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The Men Who Could Beat Ali

By Monte D. Cox


This article is based on lengthy phone debates with boxing writer Frank Lotierzo


April 2005


      Muhammad Ali is considered by many to be the greatest heavyweight champion of all time. Ali had amazing, blinding speed of hand, great footwork, exceptional head movement and an uncanny ability to judge distance. His superior physical attributes of natural speed, ability to absorb punishment, and reflexes are undeniable. His quality of opposition and what he accomplished are without dispute. There is little argument that Muhammad Ali is one of the very greatest, if not “The Greatest” heavyweight champion in boxing history. But was he unbeatable?

      The trouble when analyzing Ali is that many today refuse to even admit his flaws. Hardcore Ali fans are so taken with the legendary status of the fighter that they view him with rose colored glasses. Even the greatest of fighters have troubles with certain styles and opponents. This is true for Ali the same as any boxer. One person once wrote to me that Ali was a “demi-god.” But Muhammad was not a god, nor was he the “black superman” as his 70’s cartoon suggested. He was not bulletproof. And he was not invincible. He was for all of his ability and success still a human being with two arms, two legs, and a human heart.

      As a boxer Ali was physically gifted, but fundamentally flawed. He did not hold his hands properly, he often held them low and he held his right hand out to the side when he jabbed making him vulnerable to a counter jab. He was also vulnerable to a left hook throughout his career with his rear guard out and away from his face. To make matters worse he dropped his right hand before throwing his right uppercut from the outside making himself even more vulnerable to the left hook, something exploited by Joe Frazier. Muhammad leaned away from punches, a stylistic flaw that could be exploited by a master at feinting, which is something Ali never had to face in his career. Ali never punched to the body except with a very rare jab. Defensively Ali did not know how to block punches. He did not know how to block a jab, as he did not hold his rear hand in proper position. He did not know how to block punches at all except to cover up against the ropes. He did not know how to block a left hook. Anyone doubting this need only watch the tapes of his three fights with Joe Frazier. Ali knew the left hook was coming. Yet he did not block them. He did not know how. Ali also did not know how to fight as an aggressor and was at his best taking apart opponents with lightning quick combinations as they came to him.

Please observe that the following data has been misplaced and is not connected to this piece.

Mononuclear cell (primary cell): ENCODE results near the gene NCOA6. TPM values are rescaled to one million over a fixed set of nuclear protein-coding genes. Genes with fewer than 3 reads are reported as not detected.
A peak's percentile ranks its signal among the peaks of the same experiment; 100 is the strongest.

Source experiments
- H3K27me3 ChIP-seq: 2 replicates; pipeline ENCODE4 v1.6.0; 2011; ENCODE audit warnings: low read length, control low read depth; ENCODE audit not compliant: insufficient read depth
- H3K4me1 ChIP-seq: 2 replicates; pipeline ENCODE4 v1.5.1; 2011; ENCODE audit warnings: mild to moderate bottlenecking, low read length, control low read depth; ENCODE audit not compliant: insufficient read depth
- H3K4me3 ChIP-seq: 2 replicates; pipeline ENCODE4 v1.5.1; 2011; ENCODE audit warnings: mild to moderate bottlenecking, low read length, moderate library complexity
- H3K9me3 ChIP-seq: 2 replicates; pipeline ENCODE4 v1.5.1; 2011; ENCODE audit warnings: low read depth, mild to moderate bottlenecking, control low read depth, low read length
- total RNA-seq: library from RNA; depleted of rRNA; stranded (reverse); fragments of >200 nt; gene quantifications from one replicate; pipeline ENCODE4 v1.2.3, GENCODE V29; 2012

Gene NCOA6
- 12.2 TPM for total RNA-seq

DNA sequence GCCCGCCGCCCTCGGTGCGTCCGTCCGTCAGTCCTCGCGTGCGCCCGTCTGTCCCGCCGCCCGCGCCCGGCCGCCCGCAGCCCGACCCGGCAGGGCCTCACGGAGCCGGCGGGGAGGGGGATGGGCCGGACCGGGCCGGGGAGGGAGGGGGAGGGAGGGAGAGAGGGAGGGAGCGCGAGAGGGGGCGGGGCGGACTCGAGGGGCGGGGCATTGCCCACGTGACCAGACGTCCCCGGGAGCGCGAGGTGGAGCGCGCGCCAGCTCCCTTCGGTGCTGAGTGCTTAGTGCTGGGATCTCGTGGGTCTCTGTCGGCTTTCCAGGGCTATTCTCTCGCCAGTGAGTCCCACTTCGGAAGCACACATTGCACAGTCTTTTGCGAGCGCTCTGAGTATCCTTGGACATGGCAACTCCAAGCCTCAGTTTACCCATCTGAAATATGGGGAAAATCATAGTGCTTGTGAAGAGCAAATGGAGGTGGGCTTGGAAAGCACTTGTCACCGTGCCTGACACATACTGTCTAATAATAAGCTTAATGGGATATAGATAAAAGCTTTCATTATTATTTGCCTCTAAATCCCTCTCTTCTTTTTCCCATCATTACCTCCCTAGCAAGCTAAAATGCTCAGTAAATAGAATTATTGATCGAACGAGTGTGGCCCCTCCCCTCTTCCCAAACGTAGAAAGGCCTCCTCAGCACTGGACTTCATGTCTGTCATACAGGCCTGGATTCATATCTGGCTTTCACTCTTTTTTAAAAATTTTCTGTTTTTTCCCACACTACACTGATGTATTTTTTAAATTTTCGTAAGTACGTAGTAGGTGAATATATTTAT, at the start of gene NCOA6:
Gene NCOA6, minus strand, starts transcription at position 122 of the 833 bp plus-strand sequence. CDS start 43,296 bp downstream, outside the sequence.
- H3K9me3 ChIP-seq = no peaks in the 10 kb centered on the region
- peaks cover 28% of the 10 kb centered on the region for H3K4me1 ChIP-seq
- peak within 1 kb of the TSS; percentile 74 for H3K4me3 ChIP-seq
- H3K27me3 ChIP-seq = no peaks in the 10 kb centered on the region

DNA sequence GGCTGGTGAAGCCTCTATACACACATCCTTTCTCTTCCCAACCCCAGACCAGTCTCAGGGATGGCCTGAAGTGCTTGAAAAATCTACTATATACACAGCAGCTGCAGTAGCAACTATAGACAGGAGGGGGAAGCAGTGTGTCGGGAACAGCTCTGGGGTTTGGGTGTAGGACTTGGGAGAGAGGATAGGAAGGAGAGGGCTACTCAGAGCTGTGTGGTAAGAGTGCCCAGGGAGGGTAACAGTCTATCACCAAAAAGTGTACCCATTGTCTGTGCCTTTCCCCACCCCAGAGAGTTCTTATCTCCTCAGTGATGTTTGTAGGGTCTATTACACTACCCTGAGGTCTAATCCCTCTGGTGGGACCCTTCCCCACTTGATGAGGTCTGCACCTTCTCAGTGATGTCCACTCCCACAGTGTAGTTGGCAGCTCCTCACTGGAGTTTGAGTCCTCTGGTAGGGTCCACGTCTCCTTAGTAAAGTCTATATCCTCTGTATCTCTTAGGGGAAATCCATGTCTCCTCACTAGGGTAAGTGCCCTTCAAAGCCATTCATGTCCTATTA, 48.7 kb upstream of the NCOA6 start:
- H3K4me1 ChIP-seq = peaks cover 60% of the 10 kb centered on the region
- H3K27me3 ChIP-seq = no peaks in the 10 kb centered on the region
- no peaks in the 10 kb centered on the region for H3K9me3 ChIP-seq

The Men Who COULD NOT Beat Ali

      The slow big bruisers, no matter how hard they hit, could never beat Muhammad Ali. This is true for 3 reasons.